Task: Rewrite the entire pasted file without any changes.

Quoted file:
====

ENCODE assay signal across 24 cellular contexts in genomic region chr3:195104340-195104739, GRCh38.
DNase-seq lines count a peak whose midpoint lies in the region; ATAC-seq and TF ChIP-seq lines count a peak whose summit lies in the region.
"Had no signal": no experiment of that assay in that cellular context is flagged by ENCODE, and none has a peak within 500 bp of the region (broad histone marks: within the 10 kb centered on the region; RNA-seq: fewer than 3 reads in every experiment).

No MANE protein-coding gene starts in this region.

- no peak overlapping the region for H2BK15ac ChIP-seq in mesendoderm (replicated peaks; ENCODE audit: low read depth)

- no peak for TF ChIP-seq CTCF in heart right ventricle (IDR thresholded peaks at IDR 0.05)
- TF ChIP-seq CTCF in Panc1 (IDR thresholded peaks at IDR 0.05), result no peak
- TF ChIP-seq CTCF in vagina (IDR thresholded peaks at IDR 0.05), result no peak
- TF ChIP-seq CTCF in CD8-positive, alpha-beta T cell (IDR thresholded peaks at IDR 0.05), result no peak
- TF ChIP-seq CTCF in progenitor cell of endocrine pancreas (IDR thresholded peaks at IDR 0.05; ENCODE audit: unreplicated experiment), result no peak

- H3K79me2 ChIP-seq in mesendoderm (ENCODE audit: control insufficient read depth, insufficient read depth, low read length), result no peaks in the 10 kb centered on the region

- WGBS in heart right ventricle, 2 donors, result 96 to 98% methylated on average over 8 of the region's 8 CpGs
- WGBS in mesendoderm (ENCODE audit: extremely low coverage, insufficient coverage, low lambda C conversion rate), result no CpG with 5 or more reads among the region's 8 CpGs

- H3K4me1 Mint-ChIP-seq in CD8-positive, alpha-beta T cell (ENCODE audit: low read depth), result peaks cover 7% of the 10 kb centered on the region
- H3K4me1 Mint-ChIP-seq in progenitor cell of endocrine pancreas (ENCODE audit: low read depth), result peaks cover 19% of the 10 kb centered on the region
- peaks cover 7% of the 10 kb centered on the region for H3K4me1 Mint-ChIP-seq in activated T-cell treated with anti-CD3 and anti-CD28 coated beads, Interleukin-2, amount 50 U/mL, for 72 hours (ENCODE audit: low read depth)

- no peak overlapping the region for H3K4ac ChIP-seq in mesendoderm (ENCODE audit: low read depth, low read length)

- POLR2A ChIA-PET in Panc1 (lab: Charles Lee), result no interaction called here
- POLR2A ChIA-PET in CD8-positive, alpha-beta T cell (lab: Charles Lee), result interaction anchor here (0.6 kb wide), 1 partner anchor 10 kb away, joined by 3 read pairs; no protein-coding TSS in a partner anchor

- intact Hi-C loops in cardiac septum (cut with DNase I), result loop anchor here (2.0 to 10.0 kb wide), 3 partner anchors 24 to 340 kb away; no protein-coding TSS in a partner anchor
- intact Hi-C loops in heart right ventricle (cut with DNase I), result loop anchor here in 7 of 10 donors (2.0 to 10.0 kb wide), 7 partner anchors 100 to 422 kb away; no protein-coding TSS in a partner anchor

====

ENCODE assay signal across 24 cellular contexts in genomic region chr3:195104340-195104739, GRCh38.
DNase-seq lines count a peak whose midpoint lies in the region; ATAC-seq and TF ChIP-seq lines count a peak whose summit lies in the region.
"Had no signal": no experiment of that assay in that cellular context is flagged by ENCODE, and none has a peak within 500 bp of the region (broad histone marks: within the 10 kb centered on the region; RNA-seq: fewer than 3 reads in every experiment).

No MANE protein-coding gene starts in this region.

- no peak overlapping the region for H2BK15ac ChIP-seq in mesendoderm (replicated peaks; ENCODE audit: low read depth)

- no peak for TF ChIP-seq CTCF in heart right ventricle (IDR thresholded peaks at IDR 0.05)
- TF ChIP-seq CTCF in Panc1 (IDR thresholded peaks at IDR 0.05), result no peak
- TF ChIP-seq CTCF in vagina (IDR thresholded peaks at IDR 0.05), result no peak
- TF ChIP-seq CTCF in CD8-positive, alpha-beta T cell (IDR thresholded peaks at IDR 0.05), result no peak
- TF ChIP-seq CTCF in progenitor cell of endocrine pancreas (IDR thresholded peaks at IDR 0.05; ENCODE audit: unreplicated experiment), result no peak

- H3K79me2 ChIP-seq in mesendoderm (ENCODE audit: control insufficient read depth, insufficient read depth, low read length), result no peaks in the 10 kb centered on the region

- WGBS in heart right ventricle, 2 donors, result 96 to 98% methylated on average over 8 of the region's 8 CpGs
- WGBS in mesendoderm (ENCODE audit: extremely low coverage, insufficient coverage, low lambda C conversion rate), result no CpG with 5 or more reads among the region's 8 CpGs

- H3K4me1 Mint-ChIP-seq in CD8-positive, alpha-beta T cell (ENCODE audit: low read depth), result peaks cover 7% of the 10 kb centered on the region
- H3K4me1 Mint-ChIP-seq in progenitor cell of endocrine pancreas (ENCODE audit: low read depth), result peaks cover 19% of the 10 kb centered on the region
- peaks cover 7% of the 10 kb centered on the region for H3K4me1 Mint-ChIP-seq in activated T-cell treated with anti-CD3 and anti-CD28 coated beads, Interleukin-2, amount 50 U/mL, for 72 hours (ENCODE audit: low read depth)

- no peak overlapping the region for H3K4ac ChIP-seq in mesendoderm (ENCODE audit: low read depth, low read length)

- POLR2A ChIA-PET in Panc1 (lab: Charles Lee), result no interaction called here
- POLR2A ChIA-PET in CD8-positive, alpha-beta T cell (lab: Charles Lee), result interaction anchor here (0.6 kb wide), 1 partner anchor 10 kb away, joined by 3 read pairs; no protein-coding TSS in a partner anchor

- intact Hi-C loops in cardiac septum (cut with DNase I), result loop anchor here (2.0 to 10.0 kb wide), 3 partner anchors 24 to 340 kb away; no protein-coding TSS in a partner anchor
- intact Hi-C loops in heart right ventricle (cut with DNase I), result loop anchor here in 7 of 10 donors (2.0 to 10.0 kb wide), 7 partner anchors 100 to 422 kb away; no protein-coding TSS in a partner anchor